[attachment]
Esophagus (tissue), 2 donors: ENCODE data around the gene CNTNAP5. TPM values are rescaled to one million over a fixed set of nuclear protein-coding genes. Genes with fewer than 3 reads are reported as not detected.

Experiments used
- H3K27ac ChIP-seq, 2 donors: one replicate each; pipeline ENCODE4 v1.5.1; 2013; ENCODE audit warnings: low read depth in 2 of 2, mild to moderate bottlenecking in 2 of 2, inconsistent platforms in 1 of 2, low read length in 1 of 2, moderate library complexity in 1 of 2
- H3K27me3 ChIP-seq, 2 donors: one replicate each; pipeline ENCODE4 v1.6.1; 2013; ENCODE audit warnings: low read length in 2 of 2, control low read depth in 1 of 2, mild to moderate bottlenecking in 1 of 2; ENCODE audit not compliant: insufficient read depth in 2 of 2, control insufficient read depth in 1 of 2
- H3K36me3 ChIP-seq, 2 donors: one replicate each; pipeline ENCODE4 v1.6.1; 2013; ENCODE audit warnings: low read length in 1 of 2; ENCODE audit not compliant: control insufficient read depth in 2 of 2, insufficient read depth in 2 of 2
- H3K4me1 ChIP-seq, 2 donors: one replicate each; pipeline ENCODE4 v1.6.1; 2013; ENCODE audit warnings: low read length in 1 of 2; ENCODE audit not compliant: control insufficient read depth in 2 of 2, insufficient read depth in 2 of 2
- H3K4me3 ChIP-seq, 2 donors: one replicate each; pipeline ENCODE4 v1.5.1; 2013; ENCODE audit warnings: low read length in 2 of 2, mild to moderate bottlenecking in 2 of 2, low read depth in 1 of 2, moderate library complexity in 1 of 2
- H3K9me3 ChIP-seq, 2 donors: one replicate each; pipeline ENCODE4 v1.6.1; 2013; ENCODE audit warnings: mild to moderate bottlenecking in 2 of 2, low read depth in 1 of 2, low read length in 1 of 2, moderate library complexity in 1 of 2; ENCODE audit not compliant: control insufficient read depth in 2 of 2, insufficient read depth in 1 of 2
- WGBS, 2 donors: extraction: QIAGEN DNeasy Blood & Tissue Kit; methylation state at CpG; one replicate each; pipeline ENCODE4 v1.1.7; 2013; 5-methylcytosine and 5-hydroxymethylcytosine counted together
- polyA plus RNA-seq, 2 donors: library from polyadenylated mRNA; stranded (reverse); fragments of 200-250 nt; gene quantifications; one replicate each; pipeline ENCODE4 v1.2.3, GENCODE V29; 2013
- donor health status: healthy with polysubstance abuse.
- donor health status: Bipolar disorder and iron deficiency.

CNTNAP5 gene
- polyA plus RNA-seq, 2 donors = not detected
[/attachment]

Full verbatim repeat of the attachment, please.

Esophagus (tissue), 2 donors: ENCODE data around the gene CNTNAP5. TPM values are rescaled to one million over a fixed set of nuclear protein-coding genes. Genes with fewer than 3 reads are reported as not detected.

Experiments used
- H3K27ac ChIP-seq, 2 donors: one replicate each; pipeline ENCODE4 v1.5.1; 2013; ENCODE audit warnings: low read depth in 2 of 2, mild to moderate bottlenecking in 2 of 2, inconsistent platforms in 1 of 2, low read length in 1 of 2, moderate library complexity in 1 of 2
- H3K27me3 ChIP-seq, 2 donors: one replicate each; pipeline ENCODE4 v1.6.1; 2013; ENCODE audit warnings: low read length in 2 of 2, control low read depth in 1 of 2, mild to moderate bottlenecking in 1 of 2; ENCODE audit not compliant: insufficient read depth in 2 of 2, control insufficient read depth in 1 of 2
- H3K36me3 ChIP-seq, 2 donors: one replicate each; pipeline ENCODE4 v1.6.1; 2013; ENCODE audit warnings: low read length in 1 of 2; ENCODE audit not compliant: control insufficient read depth in 2 of 2, insufficient read depth in 2 of 2
- H3K4me1 ChIP-seq, 2 donors: one replicate each; pipeline ENCODE4 v1.6.1; 2013; ENCODE audit warnings: low read length in 1 of 2; ENCODE audit not compliant: control insufficient read depth in 2 of 2, insufficient read depth in 2 of 2
- H3K4me3 ChIP-seq, 2 donors: one replicate each; pipeline ENCODE4 v1.5.1; 2013; ENCODE audit warnings: low read length in 2 of 2, mild to moderate bottlenecking in 2 of 2, low read depth in 1 of 2, moderate library complexity in 1 of 2
- H3K9me3 ChIP-seq, 2 donors: one replicate each; pipeline ENCODE4 v1.6.1; 2013; ENCODE audit warnings: mild to moderate bottlenecking in 2 of 2, low read depth in 1 of 2, low read length in 1 of 2, moderate library complexity in 1 of 2; ENCODE audit not compliant: control insufficient read depth in 2 of 2, insufficient read depth in 1 of 2
- WGBS, 2 donors: extraction: QIAGEN DNeasy Blood & Tissue Kit; methylation state at CpG; one replicate each; pipeline ENCODE4 v1.1.7; 2013; 5-methylcytosine and 5-hydroxymethylcytosine counted together
- polyA plus RNA-seq, 2 donors: library from polyadenylated mRNA; stranded (reverse); fragments of 200-250 nt; gene quantifications; one replicate each; pipeline ENCODE4 v1.2.3, GENCODE V29; 2013
- donor health status: healthy with polysubstance abuse.
- donor health status: Bipolar disorder and iron deficiency.

CNTNAP5 gene
- polyA plus RNA-seq, 2 donors = not detected